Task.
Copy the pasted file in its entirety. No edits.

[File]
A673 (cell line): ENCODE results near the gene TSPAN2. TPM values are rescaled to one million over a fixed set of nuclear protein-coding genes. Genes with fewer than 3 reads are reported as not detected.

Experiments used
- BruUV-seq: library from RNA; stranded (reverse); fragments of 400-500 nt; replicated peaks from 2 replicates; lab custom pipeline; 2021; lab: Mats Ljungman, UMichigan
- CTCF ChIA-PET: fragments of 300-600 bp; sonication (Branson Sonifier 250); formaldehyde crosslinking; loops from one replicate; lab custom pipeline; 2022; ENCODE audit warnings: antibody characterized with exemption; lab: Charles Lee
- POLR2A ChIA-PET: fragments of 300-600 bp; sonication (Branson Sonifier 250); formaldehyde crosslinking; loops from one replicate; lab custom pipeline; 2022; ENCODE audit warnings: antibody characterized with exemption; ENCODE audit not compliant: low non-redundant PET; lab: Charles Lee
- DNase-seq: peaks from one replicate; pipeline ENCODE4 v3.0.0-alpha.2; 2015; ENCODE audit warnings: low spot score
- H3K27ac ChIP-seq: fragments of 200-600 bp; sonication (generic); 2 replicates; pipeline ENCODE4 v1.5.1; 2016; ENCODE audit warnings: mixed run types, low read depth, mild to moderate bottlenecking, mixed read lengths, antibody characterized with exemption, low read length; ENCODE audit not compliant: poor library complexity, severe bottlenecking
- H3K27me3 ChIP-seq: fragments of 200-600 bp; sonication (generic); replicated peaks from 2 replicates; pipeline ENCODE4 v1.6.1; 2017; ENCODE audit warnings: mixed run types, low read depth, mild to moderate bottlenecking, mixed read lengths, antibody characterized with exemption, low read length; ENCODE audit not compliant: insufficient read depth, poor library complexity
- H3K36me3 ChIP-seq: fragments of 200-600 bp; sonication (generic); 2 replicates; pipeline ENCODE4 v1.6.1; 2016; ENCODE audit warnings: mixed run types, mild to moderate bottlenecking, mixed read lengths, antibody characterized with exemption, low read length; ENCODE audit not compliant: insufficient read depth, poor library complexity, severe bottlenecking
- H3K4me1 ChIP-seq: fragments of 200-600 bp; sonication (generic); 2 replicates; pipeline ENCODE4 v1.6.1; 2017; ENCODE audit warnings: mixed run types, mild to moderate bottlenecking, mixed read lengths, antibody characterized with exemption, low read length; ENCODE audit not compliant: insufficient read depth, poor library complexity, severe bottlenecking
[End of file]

A673 (cell line): ENCODE results near the gene TSPAN2. TPM values are rescaled to one million over a fixed set of nuclear protein-coding genes. Genes with fewer than 3 reads are reported as not detected.

Experiments used
- BruUV-seq: library from RNA; stranded (reverse); fragments of 400-500 nt; replicated peaks from 2 replicates; lab custom pipeline; 2021; lab: Mats Ljungman, UMichigan
- CTCF ChIA-PET: fragments of 300-600 bp; sonication (Branson Sonifier 250); formaldehyde crosslinking; loops from one replicate; lab custom pipeline; 2022; ENCODE audit warnings: antibody characterized with exemption; lab: Charles Lee
- POLR2A ChIA-PET: fragments of 300-600 bp; sonication (Branson Sonifier 250); formaldehyde crosslinking; loops from one replicate; lab custom pipeline; 2022; ENCODE audit warnings: antibody characterized with exemption; ENCODE audit not compliant: low non-redundant PET; lab: Charles Lee
- DNase-seq: peaks from one replicate; pipeline ENCODE4 v3.0.0-alpha.2; 2015; ENCODE audit warnings: low spot score
- H3K27ac ChIP-seq: fragments of 200-600 bp; sonication (generic); 2 replicates; pipeline ENCODE4 v1.5.1; 2016; ENCODE audit warnings: mixed run types, low read depth, mild to moderate bottlenecking, mixed read lengths, antibody characterized with exemption, low read length; ENCODE audit not compliant: poor library complexity, severe bottlenecking
- H3K27me3 ChIP-seq: fragments of 200-600 bp; sonication (generic); replicated peaks from 2 replicates; pipeline ENCODE4 v1.6.1; 2017; ENCODE audit warnings: mixed run types, low read depth, mild to moderate bottlenecking, mixed read lengths, antibody characterized with exemption, low read length; ENCODE audit not compliant: insufficient read depth, poor library complexity
- H3K36me3 ChIP-seq: fragments of 200-600 bp; sonication (generic); 2 replicates; pipeline ENCODE4 v1.6.1; 2016; ENCODE audit warnings: mixed run types, mild to moderate bottlenecking, mixed read lengths, antibody characterized with exemption, low read length; ENCODE audit not compliant: insufficient read depth, poor library complexity, severe bottlenecking
- H3K4me1 ChIP-seq: fragments of 200-600 bp; sonication (generic); 2 replicates; pipeline ENCODE4 v1.6.1; 2017; ENCODE audit warnings: mixed run types, mild to moderate bottlenecking, mixed read lengths, antibody characterized with exemption, low read length; ENCODE audit not compliant: insufficient read depth, poor library complexity, severe bottlenecking